Share to FacebookShare to TwitterStumble ItPrintMore...

Universal Life Insurance: an Affordable Alternative

Start Your Quote by
Typing Your Zip Code:

ZIP CODE:

Universal life is something of a hybrid between Term and Whole Life. It is a form of permanent life insurance with a growth component that is dependent on interest rates in the market. If written properly, it can be significantly less in premium than a whole life policy and yet still be level to the age of 121.

How does Universal Life work?

With universal life, you have two components, a savings component and the insurance component. Each month, your premium goes into a savings account, and the company adds interest. Then the funds necessary to pay the cost of your insurance and any applicable fees are withdrawn. Universal Life has three possible premium modes. They are minimum, target and modal. The minimum premium is that amount that must be paid to keep the policy in force for at least 15 years. That price will be very close to the price of Term for the same face value. At the end of that time period, you will not lose the insurance, but you will have to increase your premium to keep it. The target price both keeps your premium level and allows your policy to build cash value for several years—possibly 20 or 30, depending on your age when you take it out. Modal is generally the best way to pay your premium. With most companies, if you pay the modal premium—which is still less than whole life—you have a level policy to age 121. Some companies will even guarantee a level policy if it is based on modal premium.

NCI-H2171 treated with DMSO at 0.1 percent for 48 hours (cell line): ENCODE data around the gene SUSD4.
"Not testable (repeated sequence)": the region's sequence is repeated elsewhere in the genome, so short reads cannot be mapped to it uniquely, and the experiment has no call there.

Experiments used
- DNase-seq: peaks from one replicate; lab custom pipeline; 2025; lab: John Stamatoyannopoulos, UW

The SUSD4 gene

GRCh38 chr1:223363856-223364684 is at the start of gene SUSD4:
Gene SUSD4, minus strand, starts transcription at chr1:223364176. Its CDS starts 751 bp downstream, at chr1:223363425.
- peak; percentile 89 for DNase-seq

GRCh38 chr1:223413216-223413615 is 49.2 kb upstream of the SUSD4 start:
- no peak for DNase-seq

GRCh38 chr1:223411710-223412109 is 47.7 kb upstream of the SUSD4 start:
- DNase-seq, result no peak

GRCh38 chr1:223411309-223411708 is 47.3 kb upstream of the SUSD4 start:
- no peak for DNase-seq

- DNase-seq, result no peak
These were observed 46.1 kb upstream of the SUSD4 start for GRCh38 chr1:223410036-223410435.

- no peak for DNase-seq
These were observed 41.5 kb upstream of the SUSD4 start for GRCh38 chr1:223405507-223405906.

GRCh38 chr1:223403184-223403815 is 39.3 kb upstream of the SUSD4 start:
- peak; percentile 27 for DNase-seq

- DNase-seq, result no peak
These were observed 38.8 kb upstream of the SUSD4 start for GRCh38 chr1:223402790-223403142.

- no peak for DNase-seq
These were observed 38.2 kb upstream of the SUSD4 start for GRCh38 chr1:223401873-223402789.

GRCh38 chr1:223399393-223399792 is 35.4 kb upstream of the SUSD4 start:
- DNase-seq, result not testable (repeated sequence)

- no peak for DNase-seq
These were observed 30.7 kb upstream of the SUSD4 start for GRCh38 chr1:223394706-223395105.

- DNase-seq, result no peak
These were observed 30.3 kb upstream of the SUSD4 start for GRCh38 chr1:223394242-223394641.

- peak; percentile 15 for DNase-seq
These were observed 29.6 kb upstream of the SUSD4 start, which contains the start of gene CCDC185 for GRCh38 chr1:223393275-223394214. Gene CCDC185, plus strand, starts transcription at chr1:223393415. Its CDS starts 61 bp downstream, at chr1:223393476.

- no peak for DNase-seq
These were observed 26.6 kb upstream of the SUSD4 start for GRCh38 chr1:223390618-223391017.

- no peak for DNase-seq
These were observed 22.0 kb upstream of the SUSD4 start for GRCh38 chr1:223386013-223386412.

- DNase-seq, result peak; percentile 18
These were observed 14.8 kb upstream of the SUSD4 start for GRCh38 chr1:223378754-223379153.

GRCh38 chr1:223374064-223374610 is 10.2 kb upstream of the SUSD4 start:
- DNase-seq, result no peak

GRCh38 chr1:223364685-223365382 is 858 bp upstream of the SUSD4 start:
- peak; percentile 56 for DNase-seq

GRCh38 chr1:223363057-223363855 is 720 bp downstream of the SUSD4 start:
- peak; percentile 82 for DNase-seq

The Difference Between Universal and Whole Life

Universal insurance is "permanent" insurance in that it can last for your entire life, but it is not "whole" life. Whole life is level for your entire life, builds cash value, and would pay if you lived to be 200 years old. Universal life, on the other hand is considered a "flexible" policy. Although it rarely happens if your premium is based on modal, the company can change your premium if either the interest rate or the cost of insurance changes. As with Whole Life, your premium stops at age 100, but you are still insured to age 121. During those last 21 years, the company uses the savings in your policy to pay the cost of insurance. Consequently, your insurance will be exhausted at the age of 121. If you live to 122, you won't have insurance. Of course, most people aren't worried about living beyond 100 years.

Pros and Cons of Universal Life

Pros:

Cons:

If you want the benefits of whole life insurance but lower premiums, take a look at Universal Life. Our pre-selected companies will provide you with quotes and match you with an agent in your area who will be qualified to give you the best advice. Your family could be protected within just a matter of days.